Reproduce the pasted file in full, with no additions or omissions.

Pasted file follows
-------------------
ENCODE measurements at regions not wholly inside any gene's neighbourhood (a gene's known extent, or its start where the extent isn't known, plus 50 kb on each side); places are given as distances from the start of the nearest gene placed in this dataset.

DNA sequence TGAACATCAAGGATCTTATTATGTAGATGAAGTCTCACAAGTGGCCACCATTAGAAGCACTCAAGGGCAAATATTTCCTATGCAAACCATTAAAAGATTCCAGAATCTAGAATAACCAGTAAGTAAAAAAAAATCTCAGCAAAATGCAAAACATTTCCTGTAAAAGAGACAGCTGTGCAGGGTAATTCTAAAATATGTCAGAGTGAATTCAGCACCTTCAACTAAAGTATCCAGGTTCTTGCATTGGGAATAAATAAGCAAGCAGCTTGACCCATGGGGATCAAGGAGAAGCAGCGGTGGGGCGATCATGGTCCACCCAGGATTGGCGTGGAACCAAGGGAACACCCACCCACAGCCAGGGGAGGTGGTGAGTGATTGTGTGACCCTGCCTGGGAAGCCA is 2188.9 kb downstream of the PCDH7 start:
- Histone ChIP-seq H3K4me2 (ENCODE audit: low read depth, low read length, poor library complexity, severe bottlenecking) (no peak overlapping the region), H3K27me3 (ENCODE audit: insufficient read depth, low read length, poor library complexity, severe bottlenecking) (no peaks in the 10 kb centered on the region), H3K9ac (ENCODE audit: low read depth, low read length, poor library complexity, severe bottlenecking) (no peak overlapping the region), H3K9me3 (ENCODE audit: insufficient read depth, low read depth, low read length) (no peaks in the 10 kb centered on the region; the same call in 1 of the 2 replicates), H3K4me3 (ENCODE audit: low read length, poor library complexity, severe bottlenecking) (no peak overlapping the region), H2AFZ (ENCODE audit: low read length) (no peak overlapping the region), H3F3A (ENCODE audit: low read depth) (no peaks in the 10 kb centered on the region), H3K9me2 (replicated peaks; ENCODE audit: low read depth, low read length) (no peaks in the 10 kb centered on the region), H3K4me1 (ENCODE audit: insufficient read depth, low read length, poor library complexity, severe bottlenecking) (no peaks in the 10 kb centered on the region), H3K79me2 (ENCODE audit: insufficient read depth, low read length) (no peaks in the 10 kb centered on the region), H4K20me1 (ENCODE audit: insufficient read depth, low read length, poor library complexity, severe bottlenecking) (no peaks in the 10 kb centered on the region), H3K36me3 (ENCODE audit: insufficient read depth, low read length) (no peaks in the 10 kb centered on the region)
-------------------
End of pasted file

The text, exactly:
ENCODE measurements at regions not wholly inside any gene's neighbourhood (a gene's known extent, or its start where the extent isn't known, plus 50 kb on each side); places are given as distances from the start of the nearest gene placed in this dataset.

DNA sequence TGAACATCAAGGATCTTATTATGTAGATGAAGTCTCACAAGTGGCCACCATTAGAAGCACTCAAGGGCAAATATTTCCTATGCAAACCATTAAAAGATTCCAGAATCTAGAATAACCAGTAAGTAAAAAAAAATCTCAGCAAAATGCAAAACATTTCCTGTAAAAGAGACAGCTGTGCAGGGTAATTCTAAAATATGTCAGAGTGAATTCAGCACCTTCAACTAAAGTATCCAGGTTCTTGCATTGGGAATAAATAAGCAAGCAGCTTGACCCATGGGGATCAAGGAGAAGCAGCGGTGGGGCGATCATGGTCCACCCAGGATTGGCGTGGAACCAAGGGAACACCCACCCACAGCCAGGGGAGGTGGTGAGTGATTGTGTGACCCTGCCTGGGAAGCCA is 2188.9 kb downstream of the PCDH7 start:
- Histone ChIP-seq H3K4me2 (ENCODE audit: low read depth, low read length, poor library complexity, severe bottlenecking) (no peak overlapping the region), H3K27me3 (ENCODE audit: insufficient read depth, low read length, poor library complexity, severe bottlenecking) (no peaks in the 10 kb centered on the region), H3K9ac (ENCODE audit: low read depth, low read length, poor library complexity, severe bottlenecking) (no peak overlapping the region), H3K9me3 (ENCODE audit: insufficient read depth, low read depth, low read length) (no peaks in the 10 kb centered on the region; the same call in 1 of the 2 replicates), H3K4me3 (ENCODE audit: low read length, poor library complexity, severe bottlenecking) (no peak overlapping the region), H2AFZ (ENCODE audit: low read length) (no peak overlapping the region), H3F3A (ENCODE audit: low read depth) (no peaks in the 10 kb centered on the region), H3K9me2 (replicated peaks; ENCODE audit: low read depth, low read length) (no peaks in the 10 kb centered on the region), H3K4me1 (ENCODE audit: insufficient read depth, low read length, poor library complexity, severe bottlenecking) (no peaks in the 10 kb centered on the region), H3K79me2 (ENCODE audit: insufficient read depth, low read length) (no peaks in the 10 kb centered on the region), H4K20me1 (ENCODE audit: insufficient read depth, low read length, poor library complexity, severe bottlenecking) (no peaks in the 10 kb centered on the region), H3K36me3 (ENCODE audit: insufficient read depth, low read length) (no peaks in the 10 kb centered on the region)